Barry Brodd, a defense witness who took the stand Tuesday during the trial of former Minneapolis police officer Derek Chauvin, said that Chauvin’s use of force against George Floyd was “justified.”
“I felt that Derek Chauvin was justified and was acting with objective reasonableness following Minneapolis police department policy and current standards of law enforcement in his interactions with Mr. Floyd,” said Brodd, a use-of-force expert and former police officer who trained officers for 35 years.
Brodd discussed the Supreme Court case Graham v. Connor, which determined that an objective reasonableness standard should apply to claims of excessive force. He named the three factors—the severity of the crime, imminent threat, and active resistance or evading arrest—that determine what an objectively reasonable officer should do in a given set of circumstances. (RELATED: Judge Declines To Sequester Jury In Chauvin Trial Following Shooting, Riots In Minneapolis)
When conducting an analysis of a use-of-force situation, Brodd said that he considers whether there was a justification for the detention, the level of resistance exhibited by the suspect, and what the officer did to overcome that resistance. Brodd noted that he felt that Floyd’s level of active resistance actually justified a higher use of force than what the officers used.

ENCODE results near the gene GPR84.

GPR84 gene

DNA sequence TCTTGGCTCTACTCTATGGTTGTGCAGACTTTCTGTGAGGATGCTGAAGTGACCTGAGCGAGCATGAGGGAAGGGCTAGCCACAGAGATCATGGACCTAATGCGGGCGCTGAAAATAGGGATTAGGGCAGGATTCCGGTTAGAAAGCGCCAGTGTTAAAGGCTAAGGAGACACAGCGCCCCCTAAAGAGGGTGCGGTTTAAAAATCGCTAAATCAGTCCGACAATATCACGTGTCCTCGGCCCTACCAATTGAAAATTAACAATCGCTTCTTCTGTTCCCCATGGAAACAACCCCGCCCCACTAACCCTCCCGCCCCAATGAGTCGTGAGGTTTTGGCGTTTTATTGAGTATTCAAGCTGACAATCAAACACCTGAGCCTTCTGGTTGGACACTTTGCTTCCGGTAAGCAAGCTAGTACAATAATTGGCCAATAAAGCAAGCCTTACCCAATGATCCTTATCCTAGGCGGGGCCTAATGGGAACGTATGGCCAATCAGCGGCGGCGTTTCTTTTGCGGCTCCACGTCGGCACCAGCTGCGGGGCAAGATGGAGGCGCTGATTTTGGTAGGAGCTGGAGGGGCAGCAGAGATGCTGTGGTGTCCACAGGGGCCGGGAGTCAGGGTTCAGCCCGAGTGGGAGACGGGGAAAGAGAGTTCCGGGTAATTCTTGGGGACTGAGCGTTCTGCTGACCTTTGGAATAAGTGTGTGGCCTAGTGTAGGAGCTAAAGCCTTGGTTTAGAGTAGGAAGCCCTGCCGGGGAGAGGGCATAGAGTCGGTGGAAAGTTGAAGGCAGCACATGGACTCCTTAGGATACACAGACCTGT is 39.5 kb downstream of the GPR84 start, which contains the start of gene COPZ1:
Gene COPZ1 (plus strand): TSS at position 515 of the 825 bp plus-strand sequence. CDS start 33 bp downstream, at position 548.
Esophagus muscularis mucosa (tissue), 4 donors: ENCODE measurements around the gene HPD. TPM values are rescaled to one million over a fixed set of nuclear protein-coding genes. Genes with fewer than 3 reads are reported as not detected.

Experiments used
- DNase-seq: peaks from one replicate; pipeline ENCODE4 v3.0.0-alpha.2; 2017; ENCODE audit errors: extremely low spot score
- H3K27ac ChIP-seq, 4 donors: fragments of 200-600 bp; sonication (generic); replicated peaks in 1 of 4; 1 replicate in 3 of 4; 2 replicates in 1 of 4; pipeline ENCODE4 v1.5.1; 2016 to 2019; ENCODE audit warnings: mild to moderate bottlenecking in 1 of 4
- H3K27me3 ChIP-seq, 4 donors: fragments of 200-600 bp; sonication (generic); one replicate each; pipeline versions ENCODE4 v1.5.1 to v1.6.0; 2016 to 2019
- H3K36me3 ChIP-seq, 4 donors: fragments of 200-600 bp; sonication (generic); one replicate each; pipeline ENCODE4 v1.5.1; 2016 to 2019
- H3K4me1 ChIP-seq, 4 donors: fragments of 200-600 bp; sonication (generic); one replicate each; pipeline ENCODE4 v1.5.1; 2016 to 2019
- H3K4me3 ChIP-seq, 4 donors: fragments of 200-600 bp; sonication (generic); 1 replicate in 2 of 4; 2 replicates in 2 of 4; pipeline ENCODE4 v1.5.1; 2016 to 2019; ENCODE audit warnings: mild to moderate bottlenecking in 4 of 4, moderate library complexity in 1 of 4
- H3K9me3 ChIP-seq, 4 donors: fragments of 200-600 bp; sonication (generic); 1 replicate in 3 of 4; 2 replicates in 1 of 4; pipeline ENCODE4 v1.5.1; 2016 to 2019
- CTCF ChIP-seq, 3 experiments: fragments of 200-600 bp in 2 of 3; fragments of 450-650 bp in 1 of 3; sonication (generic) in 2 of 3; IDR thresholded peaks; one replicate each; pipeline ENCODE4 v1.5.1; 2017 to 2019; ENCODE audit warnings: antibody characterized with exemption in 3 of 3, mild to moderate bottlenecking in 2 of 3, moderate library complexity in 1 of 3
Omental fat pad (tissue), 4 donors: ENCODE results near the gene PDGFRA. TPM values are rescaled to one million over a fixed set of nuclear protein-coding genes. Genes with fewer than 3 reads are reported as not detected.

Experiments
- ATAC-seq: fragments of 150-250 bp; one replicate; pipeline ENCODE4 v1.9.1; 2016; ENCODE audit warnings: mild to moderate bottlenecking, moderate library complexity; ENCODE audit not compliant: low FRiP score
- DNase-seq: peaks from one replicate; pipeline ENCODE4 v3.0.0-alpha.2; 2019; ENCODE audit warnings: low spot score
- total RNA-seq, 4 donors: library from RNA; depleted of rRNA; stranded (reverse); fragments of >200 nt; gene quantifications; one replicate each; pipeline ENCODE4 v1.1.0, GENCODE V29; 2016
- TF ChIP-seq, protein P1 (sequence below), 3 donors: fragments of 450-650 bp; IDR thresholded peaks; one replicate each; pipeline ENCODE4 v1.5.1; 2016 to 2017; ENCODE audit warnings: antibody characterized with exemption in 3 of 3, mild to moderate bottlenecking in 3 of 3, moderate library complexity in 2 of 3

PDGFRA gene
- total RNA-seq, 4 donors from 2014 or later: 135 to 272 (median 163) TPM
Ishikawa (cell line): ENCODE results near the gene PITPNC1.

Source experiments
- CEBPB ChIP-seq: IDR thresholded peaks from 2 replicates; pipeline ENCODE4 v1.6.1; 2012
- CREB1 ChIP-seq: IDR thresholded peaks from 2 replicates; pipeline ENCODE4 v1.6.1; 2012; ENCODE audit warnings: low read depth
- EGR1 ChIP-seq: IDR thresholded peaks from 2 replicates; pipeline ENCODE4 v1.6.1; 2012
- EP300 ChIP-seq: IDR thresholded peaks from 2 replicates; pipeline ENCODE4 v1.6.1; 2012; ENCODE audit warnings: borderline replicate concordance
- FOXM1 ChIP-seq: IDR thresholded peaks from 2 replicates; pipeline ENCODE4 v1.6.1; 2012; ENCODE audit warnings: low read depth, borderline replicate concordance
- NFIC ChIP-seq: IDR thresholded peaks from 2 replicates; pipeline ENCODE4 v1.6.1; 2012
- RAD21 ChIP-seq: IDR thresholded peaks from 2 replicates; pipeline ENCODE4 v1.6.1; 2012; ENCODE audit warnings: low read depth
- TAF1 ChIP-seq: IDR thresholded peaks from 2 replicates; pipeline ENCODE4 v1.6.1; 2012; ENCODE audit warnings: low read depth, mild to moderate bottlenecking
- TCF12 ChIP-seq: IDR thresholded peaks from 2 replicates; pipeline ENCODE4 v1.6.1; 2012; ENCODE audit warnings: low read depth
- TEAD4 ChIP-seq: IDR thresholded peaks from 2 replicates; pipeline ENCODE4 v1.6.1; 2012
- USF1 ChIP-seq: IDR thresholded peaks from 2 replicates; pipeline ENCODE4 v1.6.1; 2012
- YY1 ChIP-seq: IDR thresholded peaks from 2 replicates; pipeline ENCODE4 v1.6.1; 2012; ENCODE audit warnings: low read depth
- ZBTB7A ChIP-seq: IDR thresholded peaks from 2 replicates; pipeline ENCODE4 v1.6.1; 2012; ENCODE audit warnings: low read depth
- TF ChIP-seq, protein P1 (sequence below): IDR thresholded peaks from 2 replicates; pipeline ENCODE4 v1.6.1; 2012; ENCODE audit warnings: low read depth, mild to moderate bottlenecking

Brodd told defense attorney Eric Nelson that a suspect being under the influence of drugs has “quite a large impact” on an officer’s use of force because they could behave erratically, not feel pain, or not understand commands. Floyd was under the influence of fentanyl when he died and the defense has sought to make that a central point of the trial, especially concerning the cause of death.
“I felt that Officer Chauvin’s interactions with Mr. Floyd were following his training, following current practices in policing, and objectively reasonable,” Brodd said.
The defense witness said that he does not consider the prone position, where a suspect is held on the ground on their stomach by an officer, use of force because it is a “control technique” that “doesn’t hurt.” Upon further questioning by the prosecution, Brodd said that the prone position – which is the position Chauvin held Floyd in for over nine minutes – could possibly cause pain.
Tuesday was the first day that the defense called their own witnesses after the prosecution rested their case. Prosecutors called 38 total witnesses over 11 days in an attempt to prove that Floyd died because Chauvin kneeled on his neck, according to USA Today. Several of the prosecution’s witnesses said that Chauvin’s use of force was excessive.